It's been more than two years since John Mellencamp and his band set out on their No Better Than This tour, but it's still a genuinely good time on and off the stage, says guitarist Andy York.
"We spend a lot of time laughing at our drummer (Dane Clark) who is definitely one of the funniest people I know. He keeps everything really light," says York. "We have a lot of fun together."
Outdoor festivals can be a challenge for musicians, but York said Mellencamp and his band look forward to relaxing backstage at Sarnia's Bayfest and captivating onstage with a long roster of rock favourites.
York, like most of his five bandmates, has been with Mellencamp for years, toured with him at least 10 times, and still enjoys being on the road.
"It's like a family at this point," he said. " We can finish each others sentences, both verbally and musically."
The No Better Than This tour has crisscrossed the U.S. and Europe to enthusiastic reviews and is wrapping it up with two months in Canada.
When Mellencamp hits the Bayfest stage Friday night, the outdoor crowd will hear at least 90 solid minutes, including an acoustic set that some consider the highlight.
Other headliners are: country star Toby Keith on Thursday's opening night; Iron Maiden on Saturday night; Hedley on Sunday afternoon; and The Offspring close it out Sunday night.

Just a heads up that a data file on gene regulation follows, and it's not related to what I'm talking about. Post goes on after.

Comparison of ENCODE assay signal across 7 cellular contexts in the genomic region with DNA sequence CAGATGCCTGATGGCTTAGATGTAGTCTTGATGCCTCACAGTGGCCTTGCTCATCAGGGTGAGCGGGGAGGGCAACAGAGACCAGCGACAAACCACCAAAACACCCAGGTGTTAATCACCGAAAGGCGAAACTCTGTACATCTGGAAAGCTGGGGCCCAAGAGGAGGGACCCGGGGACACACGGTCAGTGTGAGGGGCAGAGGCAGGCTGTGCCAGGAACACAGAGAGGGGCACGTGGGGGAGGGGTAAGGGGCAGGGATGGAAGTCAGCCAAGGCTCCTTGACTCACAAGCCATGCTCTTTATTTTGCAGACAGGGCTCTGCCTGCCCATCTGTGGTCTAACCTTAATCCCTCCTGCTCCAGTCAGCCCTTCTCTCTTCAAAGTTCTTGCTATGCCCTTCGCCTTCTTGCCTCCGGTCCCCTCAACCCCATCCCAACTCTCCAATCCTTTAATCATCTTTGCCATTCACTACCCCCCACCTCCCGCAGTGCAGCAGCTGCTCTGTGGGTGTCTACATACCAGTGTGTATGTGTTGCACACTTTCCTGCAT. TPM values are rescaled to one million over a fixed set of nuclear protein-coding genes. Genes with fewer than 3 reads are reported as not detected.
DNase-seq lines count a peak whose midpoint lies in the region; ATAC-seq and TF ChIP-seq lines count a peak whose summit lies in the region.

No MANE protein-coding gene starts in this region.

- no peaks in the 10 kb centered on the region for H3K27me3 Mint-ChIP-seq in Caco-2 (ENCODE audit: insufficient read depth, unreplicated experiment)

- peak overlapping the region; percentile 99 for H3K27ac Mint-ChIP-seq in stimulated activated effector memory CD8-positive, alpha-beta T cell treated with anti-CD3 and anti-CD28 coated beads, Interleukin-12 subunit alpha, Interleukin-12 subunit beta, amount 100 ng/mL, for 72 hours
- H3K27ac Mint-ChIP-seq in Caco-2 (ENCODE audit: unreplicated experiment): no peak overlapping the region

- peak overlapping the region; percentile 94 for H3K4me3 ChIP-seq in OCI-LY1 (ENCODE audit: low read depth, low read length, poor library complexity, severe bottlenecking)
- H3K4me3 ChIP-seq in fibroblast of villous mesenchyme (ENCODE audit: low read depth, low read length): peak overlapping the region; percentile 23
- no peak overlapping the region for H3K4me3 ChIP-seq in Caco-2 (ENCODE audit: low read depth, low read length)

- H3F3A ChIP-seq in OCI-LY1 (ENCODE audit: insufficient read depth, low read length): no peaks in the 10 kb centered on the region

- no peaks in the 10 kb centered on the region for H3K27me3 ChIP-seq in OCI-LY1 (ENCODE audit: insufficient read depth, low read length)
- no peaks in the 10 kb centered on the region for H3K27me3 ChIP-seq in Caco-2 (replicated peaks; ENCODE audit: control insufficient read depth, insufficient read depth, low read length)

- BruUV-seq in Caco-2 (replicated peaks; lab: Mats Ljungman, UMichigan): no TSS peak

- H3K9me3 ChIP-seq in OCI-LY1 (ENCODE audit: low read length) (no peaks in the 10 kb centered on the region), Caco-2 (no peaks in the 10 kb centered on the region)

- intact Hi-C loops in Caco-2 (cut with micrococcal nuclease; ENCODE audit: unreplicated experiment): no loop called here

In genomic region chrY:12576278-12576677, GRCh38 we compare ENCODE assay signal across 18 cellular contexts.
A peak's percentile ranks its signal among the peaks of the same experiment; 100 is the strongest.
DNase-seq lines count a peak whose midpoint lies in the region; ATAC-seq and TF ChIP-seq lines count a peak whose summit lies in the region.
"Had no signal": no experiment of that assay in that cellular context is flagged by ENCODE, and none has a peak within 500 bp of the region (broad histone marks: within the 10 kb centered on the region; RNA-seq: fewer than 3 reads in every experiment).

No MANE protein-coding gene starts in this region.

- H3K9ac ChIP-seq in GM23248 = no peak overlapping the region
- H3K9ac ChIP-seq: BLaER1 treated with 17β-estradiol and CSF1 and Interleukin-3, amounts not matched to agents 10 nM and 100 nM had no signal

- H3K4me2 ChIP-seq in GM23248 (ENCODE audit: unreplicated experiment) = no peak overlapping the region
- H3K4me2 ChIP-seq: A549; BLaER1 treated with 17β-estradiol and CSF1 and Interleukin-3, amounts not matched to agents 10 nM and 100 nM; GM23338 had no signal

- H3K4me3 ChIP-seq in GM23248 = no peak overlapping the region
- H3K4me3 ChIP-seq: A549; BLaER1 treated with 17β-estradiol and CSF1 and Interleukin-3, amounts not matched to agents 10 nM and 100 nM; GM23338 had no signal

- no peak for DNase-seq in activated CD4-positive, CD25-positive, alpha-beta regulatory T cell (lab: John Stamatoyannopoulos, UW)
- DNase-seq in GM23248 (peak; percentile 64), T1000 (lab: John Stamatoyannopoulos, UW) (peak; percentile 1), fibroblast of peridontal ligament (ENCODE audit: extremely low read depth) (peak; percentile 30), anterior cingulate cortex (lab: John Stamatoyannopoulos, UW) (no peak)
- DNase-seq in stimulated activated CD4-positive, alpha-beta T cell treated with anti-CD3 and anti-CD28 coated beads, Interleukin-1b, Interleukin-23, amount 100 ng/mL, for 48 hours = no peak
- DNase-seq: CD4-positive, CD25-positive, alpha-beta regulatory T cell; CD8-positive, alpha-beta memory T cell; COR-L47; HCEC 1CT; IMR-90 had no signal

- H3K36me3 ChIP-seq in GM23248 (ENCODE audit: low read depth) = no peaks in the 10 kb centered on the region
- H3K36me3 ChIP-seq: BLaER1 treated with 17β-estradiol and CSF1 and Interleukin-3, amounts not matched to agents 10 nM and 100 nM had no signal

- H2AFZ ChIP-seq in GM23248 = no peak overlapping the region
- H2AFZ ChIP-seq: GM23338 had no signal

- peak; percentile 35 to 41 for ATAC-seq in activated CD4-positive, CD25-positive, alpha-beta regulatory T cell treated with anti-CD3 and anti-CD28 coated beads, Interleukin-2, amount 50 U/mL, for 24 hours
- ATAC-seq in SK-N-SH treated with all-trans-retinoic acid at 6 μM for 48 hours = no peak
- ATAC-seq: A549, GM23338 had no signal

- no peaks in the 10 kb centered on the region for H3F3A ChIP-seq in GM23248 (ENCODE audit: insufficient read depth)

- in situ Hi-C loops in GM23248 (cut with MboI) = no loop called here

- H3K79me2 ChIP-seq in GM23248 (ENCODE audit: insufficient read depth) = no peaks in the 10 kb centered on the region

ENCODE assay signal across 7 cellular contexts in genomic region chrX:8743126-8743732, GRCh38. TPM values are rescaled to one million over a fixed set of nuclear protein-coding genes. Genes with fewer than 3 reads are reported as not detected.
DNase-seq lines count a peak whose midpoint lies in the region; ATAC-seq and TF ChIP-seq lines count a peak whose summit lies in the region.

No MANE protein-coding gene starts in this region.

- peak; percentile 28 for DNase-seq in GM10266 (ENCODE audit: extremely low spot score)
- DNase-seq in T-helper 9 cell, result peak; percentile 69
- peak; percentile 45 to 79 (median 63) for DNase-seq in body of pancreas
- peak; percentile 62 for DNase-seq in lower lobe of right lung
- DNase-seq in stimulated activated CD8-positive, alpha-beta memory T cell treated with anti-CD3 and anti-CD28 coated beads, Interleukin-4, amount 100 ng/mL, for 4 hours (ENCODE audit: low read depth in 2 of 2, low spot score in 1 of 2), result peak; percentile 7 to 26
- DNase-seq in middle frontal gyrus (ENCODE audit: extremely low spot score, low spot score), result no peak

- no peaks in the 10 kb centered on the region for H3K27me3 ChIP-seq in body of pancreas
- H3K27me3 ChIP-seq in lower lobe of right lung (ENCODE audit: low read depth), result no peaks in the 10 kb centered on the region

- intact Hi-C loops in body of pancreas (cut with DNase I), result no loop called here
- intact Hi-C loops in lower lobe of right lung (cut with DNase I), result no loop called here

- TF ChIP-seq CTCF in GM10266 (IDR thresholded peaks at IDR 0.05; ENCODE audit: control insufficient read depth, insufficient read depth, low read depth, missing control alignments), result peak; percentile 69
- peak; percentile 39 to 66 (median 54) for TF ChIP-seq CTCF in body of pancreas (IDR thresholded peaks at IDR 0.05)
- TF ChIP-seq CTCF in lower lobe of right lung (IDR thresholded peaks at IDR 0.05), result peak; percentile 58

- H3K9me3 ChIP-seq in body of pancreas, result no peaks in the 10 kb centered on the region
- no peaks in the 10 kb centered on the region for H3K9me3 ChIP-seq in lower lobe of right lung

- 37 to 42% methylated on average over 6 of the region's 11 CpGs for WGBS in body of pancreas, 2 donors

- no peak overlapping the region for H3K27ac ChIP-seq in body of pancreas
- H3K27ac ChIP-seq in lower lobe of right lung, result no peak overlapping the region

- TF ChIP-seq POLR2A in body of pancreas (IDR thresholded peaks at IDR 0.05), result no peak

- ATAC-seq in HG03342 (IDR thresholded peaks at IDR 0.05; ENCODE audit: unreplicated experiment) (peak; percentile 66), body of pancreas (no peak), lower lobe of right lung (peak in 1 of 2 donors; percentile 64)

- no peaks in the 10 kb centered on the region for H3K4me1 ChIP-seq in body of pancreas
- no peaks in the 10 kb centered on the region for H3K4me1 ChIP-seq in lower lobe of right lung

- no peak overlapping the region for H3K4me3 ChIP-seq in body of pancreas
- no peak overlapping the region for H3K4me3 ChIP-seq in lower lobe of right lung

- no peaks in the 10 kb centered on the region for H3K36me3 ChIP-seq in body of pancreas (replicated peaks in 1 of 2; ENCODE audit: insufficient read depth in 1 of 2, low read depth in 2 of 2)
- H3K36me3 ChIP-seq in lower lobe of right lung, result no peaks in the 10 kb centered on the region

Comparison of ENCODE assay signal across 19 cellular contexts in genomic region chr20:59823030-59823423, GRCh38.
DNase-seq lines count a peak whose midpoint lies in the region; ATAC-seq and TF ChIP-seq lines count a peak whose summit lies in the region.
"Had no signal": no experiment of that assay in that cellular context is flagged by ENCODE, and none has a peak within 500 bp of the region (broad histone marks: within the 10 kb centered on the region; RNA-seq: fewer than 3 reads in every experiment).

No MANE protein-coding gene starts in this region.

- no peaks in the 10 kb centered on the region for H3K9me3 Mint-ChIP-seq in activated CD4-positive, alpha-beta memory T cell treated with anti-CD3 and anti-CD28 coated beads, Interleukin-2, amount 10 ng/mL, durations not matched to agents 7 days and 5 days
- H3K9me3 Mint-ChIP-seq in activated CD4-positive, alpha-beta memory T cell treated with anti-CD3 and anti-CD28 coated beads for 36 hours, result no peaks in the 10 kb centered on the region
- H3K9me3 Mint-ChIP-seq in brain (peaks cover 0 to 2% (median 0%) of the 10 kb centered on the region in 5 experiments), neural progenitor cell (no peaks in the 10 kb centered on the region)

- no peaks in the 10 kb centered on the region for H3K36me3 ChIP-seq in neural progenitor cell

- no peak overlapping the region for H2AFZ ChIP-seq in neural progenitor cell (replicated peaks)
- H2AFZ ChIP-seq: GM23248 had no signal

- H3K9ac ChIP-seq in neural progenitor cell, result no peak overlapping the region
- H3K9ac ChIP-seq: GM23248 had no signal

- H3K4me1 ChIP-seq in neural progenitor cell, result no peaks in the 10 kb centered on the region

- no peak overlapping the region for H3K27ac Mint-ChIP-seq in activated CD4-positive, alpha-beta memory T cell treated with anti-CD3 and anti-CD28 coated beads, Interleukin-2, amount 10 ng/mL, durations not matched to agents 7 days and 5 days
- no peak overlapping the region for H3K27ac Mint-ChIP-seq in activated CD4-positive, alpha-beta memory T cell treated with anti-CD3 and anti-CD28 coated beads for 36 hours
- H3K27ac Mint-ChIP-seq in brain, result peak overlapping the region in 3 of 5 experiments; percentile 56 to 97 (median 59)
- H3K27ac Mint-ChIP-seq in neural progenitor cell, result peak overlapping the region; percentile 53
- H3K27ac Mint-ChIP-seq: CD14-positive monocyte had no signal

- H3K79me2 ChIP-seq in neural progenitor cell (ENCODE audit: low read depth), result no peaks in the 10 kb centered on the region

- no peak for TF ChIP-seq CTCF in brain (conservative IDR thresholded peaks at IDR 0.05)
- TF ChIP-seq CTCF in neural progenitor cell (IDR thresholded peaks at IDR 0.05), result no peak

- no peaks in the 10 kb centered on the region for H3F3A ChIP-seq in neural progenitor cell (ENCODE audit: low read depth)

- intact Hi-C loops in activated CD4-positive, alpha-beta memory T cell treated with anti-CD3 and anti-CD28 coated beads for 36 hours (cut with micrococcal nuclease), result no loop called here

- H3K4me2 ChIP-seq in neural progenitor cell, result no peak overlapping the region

Mellencamp's first segment is a rockabilly set, using a cocktail drum kit and upright base, said York.
"We try to emulate a '50s, old-school vibe."
The second block features Mellencamp doing acoustic numbers with various members of the band, including York, who performs the critically acclaimed Longest Days with him.
The third segment is the "balls out rock block," as York put it. "It's all the old favourites."
Mellencamp is one of America's most prolific singer/songwriters, known for his many pop tunes in the '80s and '90s, but still pumping out a successful album as recently as 2010.
He's had 22 top 40 rock and pop singles, including Hurts So Good, Jack & Diane, R.O.C.K. in the U.S.A. and Pink Houses.
At age 60, his contribution to the rock scene is considered an important body of work. His lyrics about small town America, ensure his shows aren't just about his mountain of well-known tunes but also about the storytelling.
York, who joined the band in 1994, says he doesn't have a favourite song but there are moments in the show he particularly likes.
"It's designed to come bursting out of the gates, with some peaks and valleys when things get soft, then ramp up a little bit, then just go balls out at the end.
"We ramp it all the way to 11."